"Extract and leverage account password hashes"
I could really leverage a beer after reading that.
WTF is wrong with "use"?
Move over, PrintNightmare. Microsoft has another privilege-escalation hole in Windows that can be potentially exploited by rogue users and malware to gain admin-level powers. Meanwhile, a make-me-root hole was found in recent Linux kernels. Recent builds of Windows 10, and the preview of Windows 11, have a misconfigured …
It's just bad English created by marketurds* to sound clever.
"Leverage" is a noun being used as a verb for no reason.
You've actually got the answer in your own post: "leverage" -> simply "use". (I know I've twisted your context.)
Yeah, languages evolve, but for the love of Jeebus!
* The irony is not lost on us, right? lol
"'Leverage' is a noun being used as a verb for no reason."
Both dictionary.com and Merriam-Webster list it as a verb. The language has already evolved, too late to complain. The second M-W verb example seems particularly relevant:
"Definition of leverage, transitive verb 2 : to use for gain : exploit"
Do you moaners also have a problem with the word 'exploit' in computer security? :)
"I exploited the vulnerability in the system" -> Implies gaining access to the system
"I used the vulnerability in the system" -> For what? To help write an exploit for a bug bounty program?
"I leveraged the password hash" -> Implies to crack the password
"I used the password hash" -> For what? To check the user's submitted password was correct?
Of course these are sentence fragments (the original in a bullet-point). A full sentence should specify the goal being leveraged toward and then the implication is less helpful but here it seems to me to do the job of narrowing down the type of usage very well.
It's never too late to complain.
It's never too late to call out bullshit management speak. Leverage is used when you want to say "used" but want to sound clever.
I'm quite happy to carry on complaining about that bollocks indefinitely.
I already said I accept language continuously evolves.
However I'll question your sources:
1. Merriam-Webster Dictionary. Take America's most trusted dictionary
2. Dictionary.com (which I also use), but where's its provenance?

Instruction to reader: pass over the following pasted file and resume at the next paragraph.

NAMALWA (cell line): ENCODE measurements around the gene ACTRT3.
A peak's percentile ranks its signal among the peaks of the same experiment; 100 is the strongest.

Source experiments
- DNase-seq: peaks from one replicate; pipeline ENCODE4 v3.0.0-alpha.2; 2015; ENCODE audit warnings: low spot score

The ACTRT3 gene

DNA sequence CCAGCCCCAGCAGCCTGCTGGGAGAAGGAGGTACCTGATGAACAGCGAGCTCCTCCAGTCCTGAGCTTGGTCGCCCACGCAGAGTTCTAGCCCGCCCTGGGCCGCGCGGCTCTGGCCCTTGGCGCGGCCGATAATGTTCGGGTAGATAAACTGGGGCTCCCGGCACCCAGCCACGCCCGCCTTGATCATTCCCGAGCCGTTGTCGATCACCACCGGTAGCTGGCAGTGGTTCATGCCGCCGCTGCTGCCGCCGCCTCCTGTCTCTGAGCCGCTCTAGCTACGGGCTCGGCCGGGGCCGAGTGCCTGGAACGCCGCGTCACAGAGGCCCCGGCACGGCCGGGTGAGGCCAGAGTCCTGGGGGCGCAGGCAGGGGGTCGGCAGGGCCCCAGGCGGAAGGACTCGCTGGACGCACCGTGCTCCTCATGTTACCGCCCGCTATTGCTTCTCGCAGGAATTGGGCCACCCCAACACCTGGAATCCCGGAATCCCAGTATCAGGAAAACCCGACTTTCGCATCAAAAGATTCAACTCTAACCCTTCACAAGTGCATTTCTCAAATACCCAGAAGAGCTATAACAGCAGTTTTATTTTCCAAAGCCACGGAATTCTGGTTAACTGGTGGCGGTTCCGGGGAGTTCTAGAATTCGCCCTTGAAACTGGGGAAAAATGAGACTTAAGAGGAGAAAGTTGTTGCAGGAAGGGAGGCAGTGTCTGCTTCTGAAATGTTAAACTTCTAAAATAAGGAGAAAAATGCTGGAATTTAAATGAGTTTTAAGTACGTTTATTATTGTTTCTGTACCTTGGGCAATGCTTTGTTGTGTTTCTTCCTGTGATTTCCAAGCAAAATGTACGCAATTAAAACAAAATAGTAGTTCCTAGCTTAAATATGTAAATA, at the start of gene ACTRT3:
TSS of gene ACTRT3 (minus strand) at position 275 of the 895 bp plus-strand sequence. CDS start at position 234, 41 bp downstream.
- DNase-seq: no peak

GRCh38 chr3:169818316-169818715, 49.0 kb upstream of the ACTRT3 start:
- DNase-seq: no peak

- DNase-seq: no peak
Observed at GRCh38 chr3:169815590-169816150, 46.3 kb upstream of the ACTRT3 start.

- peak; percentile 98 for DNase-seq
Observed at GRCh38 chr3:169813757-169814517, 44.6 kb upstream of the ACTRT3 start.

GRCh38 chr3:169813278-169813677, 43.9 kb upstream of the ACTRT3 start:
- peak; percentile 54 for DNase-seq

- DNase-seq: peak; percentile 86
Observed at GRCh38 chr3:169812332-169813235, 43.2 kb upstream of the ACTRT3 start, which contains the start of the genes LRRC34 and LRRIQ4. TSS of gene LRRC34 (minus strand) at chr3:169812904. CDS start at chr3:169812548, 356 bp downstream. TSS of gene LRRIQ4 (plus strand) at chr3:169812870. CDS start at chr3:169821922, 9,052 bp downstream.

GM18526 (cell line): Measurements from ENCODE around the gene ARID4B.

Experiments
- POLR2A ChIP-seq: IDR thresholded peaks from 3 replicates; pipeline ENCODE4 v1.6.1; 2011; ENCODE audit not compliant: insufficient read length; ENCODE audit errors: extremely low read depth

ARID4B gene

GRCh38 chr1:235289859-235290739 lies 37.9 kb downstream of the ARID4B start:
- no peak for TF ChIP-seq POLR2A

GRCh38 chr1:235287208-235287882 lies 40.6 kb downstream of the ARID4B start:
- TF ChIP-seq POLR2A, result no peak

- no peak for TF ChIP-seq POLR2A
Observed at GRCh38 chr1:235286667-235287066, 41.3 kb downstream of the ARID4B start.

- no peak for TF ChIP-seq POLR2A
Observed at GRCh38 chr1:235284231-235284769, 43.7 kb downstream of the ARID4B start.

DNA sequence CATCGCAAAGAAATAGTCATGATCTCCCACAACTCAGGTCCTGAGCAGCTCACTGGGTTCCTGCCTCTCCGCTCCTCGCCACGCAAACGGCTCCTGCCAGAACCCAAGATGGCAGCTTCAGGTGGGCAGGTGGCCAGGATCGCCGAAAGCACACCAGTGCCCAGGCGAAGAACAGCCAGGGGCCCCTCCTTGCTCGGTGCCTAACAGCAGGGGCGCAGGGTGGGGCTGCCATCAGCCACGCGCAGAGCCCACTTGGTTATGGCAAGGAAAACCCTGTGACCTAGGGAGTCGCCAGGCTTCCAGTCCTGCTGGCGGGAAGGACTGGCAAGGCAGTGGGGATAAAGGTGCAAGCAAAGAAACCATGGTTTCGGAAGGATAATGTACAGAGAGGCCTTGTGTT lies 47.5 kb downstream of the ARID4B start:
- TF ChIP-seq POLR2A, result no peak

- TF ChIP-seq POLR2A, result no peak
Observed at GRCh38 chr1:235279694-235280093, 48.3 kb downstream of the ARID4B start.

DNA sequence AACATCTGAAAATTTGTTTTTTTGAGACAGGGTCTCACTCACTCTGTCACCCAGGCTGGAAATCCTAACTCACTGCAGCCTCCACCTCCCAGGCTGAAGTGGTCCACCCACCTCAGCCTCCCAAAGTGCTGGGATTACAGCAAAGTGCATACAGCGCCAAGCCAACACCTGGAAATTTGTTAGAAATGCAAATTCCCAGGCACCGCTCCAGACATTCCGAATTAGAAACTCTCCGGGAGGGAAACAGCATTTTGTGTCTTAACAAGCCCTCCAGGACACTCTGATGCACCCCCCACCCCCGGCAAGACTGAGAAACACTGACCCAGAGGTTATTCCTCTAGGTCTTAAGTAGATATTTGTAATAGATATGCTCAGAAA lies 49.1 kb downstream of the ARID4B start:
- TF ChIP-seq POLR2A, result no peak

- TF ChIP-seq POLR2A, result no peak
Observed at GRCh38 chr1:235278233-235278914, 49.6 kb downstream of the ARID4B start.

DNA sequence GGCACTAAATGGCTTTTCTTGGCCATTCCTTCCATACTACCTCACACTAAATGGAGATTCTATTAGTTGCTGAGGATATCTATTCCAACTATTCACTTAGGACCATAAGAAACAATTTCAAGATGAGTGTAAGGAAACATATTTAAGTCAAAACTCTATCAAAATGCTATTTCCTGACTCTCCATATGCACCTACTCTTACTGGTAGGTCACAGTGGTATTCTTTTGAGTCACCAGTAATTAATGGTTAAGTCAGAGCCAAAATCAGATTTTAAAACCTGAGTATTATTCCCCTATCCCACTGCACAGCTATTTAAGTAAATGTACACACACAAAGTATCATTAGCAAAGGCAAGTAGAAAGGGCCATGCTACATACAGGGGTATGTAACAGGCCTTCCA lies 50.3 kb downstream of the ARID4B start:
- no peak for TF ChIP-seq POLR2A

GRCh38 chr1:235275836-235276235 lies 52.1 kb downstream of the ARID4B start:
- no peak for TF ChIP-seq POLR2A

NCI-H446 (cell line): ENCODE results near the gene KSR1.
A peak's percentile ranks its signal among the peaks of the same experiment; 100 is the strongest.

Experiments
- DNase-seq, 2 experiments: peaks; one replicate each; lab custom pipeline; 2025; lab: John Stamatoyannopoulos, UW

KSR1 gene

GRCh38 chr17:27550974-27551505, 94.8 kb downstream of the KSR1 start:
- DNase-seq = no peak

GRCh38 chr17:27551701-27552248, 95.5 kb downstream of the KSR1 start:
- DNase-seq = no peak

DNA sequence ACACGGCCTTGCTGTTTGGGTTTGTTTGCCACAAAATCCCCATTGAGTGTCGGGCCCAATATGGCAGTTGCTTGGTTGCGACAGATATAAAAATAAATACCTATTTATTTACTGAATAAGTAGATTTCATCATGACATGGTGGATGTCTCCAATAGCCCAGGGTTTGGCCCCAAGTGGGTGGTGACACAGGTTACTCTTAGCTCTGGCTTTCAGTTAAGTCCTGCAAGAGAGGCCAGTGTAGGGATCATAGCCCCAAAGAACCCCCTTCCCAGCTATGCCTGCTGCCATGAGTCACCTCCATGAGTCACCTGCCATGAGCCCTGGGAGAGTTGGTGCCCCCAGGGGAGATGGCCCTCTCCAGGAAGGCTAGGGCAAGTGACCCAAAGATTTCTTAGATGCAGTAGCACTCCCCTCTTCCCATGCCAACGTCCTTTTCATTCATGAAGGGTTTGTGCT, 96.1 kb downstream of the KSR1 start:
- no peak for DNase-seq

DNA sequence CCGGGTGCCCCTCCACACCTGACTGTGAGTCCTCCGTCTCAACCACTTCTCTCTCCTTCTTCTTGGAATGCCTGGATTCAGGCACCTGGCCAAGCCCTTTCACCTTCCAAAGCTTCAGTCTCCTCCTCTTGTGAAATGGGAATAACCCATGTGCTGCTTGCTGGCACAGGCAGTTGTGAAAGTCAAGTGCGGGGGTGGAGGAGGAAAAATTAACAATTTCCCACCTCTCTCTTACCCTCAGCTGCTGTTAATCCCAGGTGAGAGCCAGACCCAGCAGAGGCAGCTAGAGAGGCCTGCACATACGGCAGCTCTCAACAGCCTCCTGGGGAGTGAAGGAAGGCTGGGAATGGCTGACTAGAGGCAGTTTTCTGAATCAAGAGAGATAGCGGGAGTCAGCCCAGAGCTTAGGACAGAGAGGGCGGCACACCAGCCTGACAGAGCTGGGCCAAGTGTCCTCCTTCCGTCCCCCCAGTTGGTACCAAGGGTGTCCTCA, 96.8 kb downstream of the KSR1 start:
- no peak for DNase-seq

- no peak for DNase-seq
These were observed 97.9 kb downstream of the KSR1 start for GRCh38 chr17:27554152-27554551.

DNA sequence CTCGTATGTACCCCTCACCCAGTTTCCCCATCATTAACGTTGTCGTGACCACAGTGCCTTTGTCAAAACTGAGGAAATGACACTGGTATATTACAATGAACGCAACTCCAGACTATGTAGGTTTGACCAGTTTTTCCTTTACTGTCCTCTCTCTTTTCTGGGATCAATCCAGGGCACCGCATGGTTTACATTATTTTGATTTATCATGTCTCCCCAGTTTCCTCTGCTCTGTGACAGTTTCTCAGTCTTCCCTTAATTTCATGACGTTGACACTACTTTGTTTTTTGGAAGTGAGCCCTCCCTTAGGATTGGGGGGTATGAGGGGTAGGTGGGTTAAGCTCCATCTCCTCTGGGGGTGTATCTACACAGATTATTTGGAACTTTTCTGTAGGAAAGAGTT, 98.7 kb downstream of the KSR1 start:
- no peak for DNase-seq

Due to the separation of British and American English, I'm happy for our Left Pondian friends to develop their own dialect. Don't expect me to accept it in British English though*.
As far as I know, "exploit" has for a long time been both noun and verb, so I don't see your point there.
"I leveraged the password hash" -> Implies to crack the password
If "leveraged" was replaced with "exploited" no inference would be required. Sounds like someone's using a euphemism to try to hide nefarious activities!
"I used the password hash" -> For what? To check the user's submitted password was correct?
Well, that^ is what it's for!
* Yeah, I know "leverage" is a verb in British dictionaries too - a crying shame I tells ya!
I've no problem with leverage being a verb in the British dictionaries.
Oxford dictionaries define it as:
use borrowed capital for (an investment), expecting the profits made to be greater than the interest payable.
"without clear legal title to their assets, they own property that cannot be leveraged as collateral for loans"
use (something) to maximum advantage.
"the organization needs to leverage its key resources"
Using leverage as a verb in terms of finance is fine.
The second definition is management speak but even still doesn't really work with the original sentence:
"I [used] the password hash [to maximum advantage]"
Note the OED is a descriptive dictionary, which seeks to document the language as it is used. Since the use of "leverage" as a verb is widespread, you'd expect to see it in the OED and other descriptive dictionaries.